- Nausea/abdominal pain/vomiting
- Chronic headaches
- Unexplained weight loss or weight gain
- Hearing problems/sensitivity to sound
- Vision problems/sensitivity to light
- Skin irritations/eczema/hives/rash
- Joint and muscle pain/body aches
When a teen is in a constant state of anxiety, the body prepares to “survive” by initiating a host of physiological and hormonal changes. These changes cause the heart to beat faster, breathing becomes more rapid, and muscles remain stiff and tense.
Activation of the sympathetic nervous system leads to higher, sustained levels of cortisol and adrenaline in the body. Anxiety disorders may lead to something called somatic symptom amplification, which makes teens hypervigilant about physical sensations. Consequently, the teen may interpret a fast-beating heart as a heart attack or dizziness as something wrong with their brain.
Parenting Anxious Teens: Managing Teen Anxiety With Love and Support
Anxiety therapies for teenagers, such as cognitive behavioral therapy, exposure therapy for teens with phobias, and medication management with therapy, are effective treatments that can be continued into adulthood, if necessary. Parents can provide adolescent anxiety support by:
- Educating themselves about anxiety disorders to better understand why their teen thinks and behaves the way they do. Gaining knowledge about teen anxiety will also help them empathize and communicate better with their child.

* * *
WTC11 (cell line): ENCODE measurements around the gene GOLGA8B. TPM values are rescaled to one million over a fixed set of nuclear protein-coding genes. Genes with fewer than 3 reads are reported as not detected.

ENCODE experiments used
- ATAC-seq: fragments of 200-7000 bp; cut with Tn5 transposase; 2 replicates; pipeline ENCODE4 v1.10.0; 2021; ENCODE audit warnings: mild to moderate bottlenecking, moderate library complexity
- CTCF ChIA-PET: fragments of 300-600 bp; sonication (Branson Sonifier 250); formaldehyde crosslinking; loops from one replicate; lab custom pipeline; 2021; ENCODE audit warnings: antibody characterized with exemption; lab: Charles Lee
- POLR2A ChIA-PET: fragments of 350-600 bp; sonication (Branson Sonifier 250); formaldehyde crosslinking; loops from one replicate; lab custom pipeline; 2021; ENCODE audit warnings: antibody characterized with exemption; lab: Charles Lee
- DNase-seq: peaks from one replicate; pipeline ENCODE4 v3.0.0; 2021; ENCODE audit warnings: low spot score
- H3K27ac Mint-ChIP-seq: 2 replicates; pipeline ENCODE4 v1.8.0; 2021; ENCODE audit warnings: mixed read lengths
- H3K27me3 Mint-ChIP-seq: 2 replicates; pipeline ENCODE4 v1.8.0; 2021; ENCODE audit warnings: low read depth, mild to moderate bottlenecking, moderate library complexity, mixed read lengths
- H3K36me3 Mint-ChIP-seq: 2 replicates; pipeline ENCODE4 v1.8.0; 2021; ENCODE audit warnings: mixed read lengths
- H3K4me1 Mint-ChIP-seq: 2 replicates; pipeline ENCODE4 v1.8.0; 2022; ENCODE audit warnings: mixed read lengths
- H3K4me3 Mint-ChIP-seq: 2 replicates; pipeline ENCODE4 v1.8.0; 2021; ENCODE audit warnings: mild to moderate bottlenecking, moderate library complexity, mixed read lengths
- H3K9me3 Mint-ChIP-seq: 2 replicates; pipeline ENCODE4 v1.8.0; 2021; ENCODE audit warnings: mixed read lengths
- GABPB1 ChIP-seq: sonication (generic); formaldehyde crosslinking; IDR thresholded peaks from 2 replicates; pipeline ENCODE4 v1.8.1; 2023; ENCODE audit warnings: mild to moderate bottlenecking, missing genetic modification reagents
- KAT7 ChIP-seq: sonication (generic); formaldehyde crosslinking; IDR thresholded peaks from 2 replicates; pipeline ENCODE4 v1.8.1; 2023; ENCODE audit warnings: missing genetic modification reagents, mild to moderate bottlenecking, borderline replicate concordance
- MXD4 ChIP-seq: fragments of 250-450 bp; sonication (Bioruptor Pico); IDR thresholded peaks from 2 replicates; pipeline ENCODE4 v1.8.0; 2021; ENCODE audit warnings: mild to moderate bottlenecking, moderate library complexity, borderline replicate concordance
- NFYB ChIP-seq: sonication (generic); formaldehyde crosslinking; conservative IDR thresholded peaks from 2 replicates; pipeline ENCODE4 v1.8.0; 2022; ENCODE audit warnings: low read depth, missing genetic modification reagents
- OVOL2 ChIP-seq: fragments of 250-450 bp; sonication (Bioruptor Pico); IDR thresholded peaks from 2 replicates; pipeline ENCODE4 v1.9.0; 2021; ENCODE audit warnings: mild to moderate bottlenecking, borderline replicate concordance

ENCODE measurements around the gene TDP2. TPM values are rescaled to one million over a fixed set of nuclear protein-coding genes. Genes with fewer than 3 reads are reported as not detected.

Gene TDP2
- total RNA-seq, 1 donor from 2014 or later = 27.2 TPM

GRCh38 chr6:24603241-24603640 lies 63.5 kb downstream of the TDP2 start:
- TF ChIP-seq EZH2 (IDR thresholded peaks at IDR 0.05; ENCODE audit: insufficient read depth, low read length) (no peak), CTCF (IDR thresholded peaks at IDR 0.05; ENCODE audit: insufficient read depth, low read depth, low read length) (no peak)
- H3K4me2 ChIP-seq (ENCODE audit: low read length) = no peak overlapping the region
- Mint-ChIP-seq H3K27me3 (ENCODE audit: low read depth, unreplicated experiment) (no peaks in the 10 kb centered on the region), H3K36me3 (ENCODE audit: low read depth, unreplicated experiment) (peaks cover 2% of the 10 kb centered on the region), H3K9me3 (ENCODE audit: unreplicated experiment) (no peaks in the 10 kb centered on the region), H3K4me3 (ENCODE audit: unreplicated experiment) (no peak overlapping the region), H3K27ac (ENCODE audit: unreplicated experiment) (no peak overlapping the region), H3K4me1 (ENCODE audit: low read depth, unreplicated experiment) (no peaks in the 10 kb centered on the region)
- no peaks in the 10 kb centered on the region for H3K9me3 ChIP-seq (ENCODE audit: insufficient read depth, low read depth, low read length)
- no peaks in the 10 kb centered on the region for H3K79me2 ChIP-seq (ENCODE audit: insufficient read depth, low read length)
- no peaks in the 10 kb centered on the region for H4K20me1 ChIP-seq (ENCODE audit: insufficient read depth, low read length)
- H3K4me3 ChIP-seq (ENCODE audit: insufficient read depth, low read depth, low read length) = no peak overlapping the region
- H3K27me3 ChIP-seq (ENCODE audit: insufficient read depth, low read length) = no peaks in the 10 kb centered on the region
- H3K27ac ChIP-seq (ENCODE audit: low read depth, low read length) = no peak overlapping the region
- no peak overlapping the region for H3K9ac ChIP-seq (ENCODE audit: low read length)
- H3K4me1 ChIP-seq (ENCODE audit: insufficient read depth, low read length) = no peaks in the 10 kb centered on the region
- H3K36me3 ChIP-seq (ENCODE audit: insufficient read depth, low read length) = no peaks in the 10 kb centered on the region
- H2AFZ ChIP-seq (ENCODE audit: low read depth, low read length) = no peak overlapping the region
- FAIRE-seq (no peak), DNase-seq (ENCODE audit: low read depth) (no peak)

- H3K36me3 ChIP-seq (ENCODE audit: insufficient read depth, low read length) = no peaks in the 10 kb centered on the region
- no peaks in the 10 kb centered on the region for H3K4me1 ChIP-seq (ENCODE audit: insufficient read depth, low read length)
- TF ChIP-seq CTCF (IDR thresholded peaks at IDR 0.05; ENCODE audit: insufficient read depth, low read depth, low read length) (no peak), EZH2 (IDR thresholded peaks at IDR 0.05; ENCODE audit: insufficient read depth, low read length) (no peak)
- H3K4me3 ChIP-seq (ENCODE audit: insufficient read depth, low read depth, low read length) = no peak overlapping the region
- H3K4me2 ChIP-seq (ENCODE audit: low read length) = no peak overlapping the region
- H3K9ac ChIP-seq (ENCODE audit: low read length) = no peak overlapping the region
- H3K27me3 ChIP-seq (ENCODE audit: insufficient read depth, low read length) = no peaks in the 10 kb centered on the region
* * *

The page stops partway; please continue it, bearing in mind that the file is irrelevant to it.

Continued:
- Actively listening to their teen talk about their anxiety by staying nonjudgmental, maintaining eye contact, and showing appropriate concern for their problems.
- Encouraging their teen to eat healthier foods, get enough sleep, and spend time outside the house either walking, bicycling, or doing physical activities they enjoy.
- Respecting their teen’s limits to what makes them feel anxious. Never nag or force a teen with an anxiety disorder to do something that would overwhelm them.
- Providing unconditional love and support at all times. Letting teens know that no matter how long it takes for them to reach a point where they feel they can manage their anxiety, you will always be there to support and empower them.
How Parenting Coaches Can Help Parents Manage Adolescent Anxiety Disorders
Parenting anxious teens can be bewildering and even somewhat intimidating. Most parents want to do all they can to help their teen by seeking the assistance of a parenting coach.
Parenting coaches specialize in guiding and advising parents on managing and improving their child’s anxiety disorder. Initially, the parenting coach will assess the situation as a whole–family dynamics, parenting styles, the specific anxiety disorder affecting the teen–and begin teaching parents how to actively listen, how to express themselves clearly and sympathetically with their teen, and what kind of expectations and boundaries they should set for the teen.
Parenting coaches will also instruct parents on how to introduce anxiety coping strategies to their child that are specific to the anxiety disorder.
When necessary, parenting coaches may refer parents to other resources such as family therapists, psychiatrists, or educational counselors if the teen’s anxiety is complicated by underlying issues like ADHD or learning disabilities.
If you are interested in learning more about parenting coaches, please visit this contact page today for immediate assistance.